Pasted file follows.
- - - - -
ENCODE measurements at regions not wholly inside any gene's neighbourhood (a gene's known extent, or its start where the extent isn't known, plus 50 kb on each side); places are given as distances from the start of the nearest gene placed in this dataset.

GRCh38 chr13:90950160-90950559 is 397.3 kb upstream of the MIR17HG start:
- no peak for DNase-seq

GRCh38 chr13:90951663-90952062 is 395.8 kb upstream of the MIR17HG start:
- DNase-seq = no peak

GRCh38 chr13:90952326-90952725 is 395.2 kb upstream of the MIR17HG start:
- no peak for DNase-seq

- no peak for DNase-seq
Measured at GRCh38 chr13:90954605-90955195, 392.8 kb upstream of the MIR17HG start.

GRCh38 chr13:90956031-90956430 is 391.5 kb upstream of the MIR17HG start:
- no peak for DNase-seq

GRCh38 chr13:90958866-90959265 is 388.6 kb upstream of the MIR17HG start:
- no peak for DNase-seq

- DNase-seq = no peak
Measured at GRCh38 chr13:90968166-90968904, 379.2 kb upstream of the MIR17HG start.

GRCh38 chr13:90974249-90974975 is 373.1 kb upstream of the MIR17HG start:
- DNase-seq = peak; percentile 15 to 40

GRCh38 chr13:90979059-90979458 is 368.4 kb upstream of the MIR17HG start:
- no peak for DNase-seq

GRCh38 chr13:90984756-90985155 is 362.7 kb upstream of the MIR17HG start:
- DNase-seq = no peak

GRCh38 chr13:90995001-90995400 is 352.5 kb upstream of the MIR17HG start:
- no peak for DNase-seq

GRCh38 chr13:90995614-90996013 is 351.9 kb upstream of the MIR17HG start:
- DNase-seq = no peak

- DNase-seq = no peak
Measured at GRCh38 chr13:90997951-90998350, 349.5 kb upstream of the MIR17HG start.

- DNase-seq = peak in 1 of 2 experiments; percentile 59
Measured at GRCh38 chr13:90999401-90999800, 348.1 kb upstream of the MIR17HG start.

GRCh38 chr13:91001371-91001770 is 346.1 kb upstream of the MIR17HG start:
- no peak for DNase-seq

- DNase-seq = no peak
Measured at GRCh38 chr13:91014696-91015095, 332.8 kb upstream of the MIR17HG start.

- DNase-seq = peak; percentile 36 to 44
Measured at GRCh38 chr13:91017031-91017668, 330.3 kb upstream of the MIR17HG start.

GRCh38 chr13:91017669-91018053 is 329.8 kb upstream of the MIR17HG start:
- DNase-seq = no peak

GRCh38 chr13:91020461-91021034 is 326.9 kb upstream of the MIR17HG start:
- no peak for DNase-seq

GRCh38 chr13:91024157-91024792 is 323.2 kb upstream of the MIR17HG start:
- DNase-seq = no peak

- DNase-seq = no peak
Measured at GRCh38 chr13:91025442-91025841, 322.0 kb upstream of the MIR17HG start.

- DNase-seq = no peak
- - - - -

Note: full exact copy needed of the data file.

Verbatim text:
ENCODE measurements at regions not wholly inside any gene's neighbourhood (a gene's known extent, or its start where the extent isn't known, plus 50 kb on each side); places are given as distances from the start of the nearest gene placed in this dataset.

GRCh38 chr13:90950160-90950559 is 397.3 kb upstream of the MIR17HG start:
- no peak for DNase-seq

GRCh38 chr13:90951663-90952062 is 395.8 kb upstream of the MIR17HG start:
- DNase-seq = no peak

GRCh38 chr13:90952326-90952725 is 395.2 kb upstream of the MIR17HG start:
- no peak for DNase-seq

- no peak for DNase-seq
Measured at GRCh38 chr13:90954605-90955195, 392.8 kb upstream of the MIR17HG start.

GRCh38 chr13:90956031-90956430 is 391.5 kb upstream of the MIR17HG start:
- no peak for DNase-seq

GRCh38 chr13:90958866-90959265 is 388.6 kb upstream of the MIR17HG start:
- no peak for DNase-seq

- DNase-seq = no peak
Measured at GRCh38 chr13:90968166-90968904, 379.2 kb upstream of the MIR17HG start.

GRCh38 chr13:90974249-90974975 is 373.1 kb upstream of the MIR17HG start:
- DNase-seq = peak; percentile 15 to 40

GRCh38 chr13:90979059-90979458 is 368.4 kb upstream of the MIR17HG start:
- no peak for DNase-seq

GRCh38 chr13:90984756-90985155 is 362.7 kb upstream of the MIR17HG start:
- DNase-seq = no peak

GRCh38 chr13:90995001-90995400 is 352.5 kb upstream of the MIR17HG start:
- no peak for DNase-seq

GRCh38 chr13:90995614-90996013 is 351.9 kb upstream of the MIR17HG start:
- DNase-seq = no peak

- DNase-seq = no peak
Measured at GRCh38 chr13:90997951-90998350, 349.5 kb upstream of the MIR17HG start.

- DNase-seq = peak in 1 of 2 experiments; percentile 59
Measured at GRCh38 chr13:90999401-90999800, 348.1 kb upstream of the MIR17HG start.

GRCh38 chr13:91001371-91001770 is 346.1 kb upstream of the MIR17HG start:
- no peak for DNase-seq

- DNase-seq = no peak
Measured at GRCh38 chr13:91014696-91015095, 332.8 kb upstream of the MIR17HG start.

- DNase-seq = peak; percentile 36 to 44
Measured at GRCh38 chr13:91017031-91017668, 330.3 kb upstream of the MIR17HG start.

GRCh38 chr13:91017669-91018053 is 329.8 kb upstream of the MIR17HG start:
- DNase-seq = no peak

GRCh38 chr13:91020461-91021034 is 326.9 kb upstream of the MIR17HG start:
- no peak for DNase-seq

GRCh38 chr13:91024157-91024792 is 323.2 kb upstream of the MIR17HG start:
- DNase-seq = no peak

- DNase-seq = no peak
Measured at GRCh38 chr13:91025442-91025841, 322.0 kb upstream of the MIR17HG start.

- DNase-seq = no peak